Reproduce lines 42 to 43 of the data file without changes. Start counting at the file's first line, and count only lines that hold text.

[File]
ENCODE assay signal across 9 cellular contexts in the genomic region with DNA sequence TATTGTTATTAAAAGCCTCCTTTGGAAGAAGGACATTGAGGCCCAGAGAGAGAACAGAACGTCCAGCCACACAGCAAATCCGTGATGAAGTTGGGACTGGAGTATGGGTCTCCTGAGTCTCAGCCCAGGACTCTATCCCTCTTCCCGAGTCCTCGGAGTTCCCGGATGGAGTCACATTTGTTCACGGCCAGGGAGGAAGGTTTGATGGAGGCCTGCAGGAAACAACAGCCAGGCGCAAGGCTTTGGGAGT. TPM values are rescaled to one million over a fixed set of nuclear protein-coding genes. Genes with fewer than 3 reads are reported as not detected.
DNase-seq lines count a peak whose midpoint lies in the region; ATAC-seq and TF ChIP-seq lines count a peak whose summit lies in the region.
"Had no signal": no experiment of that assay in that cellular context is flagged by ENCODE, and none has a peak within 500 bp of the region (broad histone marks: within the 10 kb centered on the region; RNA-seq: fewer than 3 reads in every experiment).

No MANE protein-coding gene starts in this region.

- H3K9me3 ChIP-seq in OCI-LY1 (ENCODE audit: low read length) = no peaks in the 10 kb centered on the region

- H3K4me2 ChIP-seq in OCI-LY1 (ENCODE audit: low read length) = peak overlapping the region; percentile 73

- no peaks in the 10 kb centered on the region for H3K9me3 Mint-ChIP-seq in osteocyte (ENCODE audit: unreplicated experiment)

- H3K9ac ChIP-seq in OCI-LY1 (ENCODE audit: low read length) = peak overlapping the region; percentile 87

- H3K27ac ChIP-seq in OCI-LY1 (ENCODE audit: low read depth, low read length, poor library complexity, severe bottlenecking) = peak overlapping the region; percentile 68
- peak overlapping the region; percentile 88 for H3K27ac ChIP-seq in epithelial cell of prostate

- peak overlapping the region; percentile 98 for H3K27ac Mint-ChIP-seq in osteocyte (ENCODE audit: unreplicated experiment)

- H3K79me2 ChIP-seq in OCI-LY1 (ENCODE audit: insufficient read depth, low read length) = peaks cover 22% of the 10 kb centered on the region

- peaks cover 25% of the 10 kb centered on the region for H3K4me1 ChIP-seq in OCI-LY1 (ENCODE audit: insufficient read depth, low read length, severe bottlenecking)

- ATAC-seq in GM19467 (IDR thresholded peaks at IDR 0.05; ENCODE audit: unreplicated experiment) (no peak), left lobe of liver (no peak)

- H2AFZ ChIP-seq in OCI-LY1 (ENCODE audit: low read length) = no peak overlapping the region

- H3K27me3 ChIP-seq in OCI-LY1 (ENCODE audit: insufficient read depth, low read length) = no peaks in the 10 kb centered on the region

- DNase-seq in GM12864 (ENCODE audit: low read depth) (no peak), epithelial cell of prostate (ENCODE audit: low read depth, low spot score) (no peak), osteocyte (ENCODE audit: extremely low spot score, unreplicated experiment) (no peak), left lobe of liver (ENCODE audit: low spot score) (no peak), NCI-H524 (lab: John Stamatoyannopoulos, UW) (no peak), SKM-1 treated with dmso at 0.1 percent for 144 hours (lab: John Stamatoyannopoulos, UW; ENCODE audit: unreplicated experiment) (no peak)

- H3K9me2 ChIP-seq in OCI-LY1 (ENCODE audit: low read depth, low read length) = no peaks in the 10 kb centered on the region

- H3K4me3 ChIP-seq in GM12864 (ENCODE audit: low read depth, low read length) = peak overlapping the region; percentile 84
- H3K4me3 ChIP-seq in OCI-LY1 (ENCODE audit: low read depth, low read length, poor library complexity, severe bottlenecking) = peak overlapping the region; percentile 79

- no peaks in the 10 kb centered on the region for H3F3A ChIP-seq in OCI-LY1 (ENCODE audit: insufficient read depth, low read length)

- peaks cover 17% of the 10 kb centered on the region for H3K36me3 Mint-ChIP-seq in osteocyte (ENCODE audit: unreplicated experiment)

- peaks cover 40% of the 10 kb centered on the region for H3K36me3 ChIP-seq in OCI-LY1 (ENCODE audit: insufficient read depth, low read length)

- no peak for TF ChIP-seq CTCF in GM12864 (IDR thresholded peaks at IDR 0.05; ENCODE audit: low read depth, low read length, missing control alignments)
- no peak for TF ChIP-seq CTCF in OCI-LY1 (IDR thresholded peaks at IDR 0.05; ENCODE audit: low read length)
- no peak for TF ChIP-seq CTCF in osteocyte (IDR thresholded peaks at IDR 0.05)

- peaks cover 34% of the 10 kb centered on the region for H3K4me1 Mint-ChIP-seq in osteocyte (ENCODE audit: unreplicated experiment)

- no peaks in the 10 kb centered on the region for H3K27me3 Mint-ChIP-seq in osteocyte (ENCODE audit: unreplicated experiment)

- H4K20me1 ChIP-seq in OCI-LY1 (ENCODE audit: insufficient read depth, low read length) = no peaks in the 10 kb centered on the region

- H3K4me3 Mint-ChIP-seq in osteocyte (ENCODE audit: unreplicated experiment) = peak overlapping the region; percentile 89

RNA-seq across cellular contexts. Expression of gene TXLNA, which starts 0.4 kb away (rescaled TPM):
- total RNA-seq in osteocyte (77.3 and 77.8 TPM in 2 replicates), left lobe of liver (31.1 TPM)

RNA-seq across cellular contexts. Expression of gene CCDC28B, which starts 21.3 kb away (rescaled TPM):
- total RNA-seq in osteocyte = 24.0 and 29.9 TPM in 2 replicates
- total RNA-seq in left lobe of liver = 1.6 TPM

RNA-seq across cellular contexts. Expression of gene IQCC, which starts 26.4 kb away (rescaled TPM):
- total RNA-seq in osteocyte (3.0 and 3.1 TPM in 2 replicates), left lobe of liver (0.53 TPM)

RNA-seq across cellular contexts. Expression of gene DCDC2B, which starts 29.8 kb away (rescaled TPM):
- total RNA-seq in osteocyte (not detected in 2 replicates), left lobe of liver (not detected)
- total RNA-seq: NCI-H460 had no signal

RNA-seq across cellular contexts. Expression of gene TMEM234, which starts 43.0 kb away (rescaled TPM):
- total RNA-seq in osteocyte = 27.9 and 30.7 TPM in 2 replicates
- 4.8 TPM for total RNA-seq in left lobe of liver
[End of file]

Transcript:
- total RNA-seq in osteocyte = 27.9 and 30.7 TPM in 2 replicates
- 4.8 TPM for total RNA-seq in left lobe of liver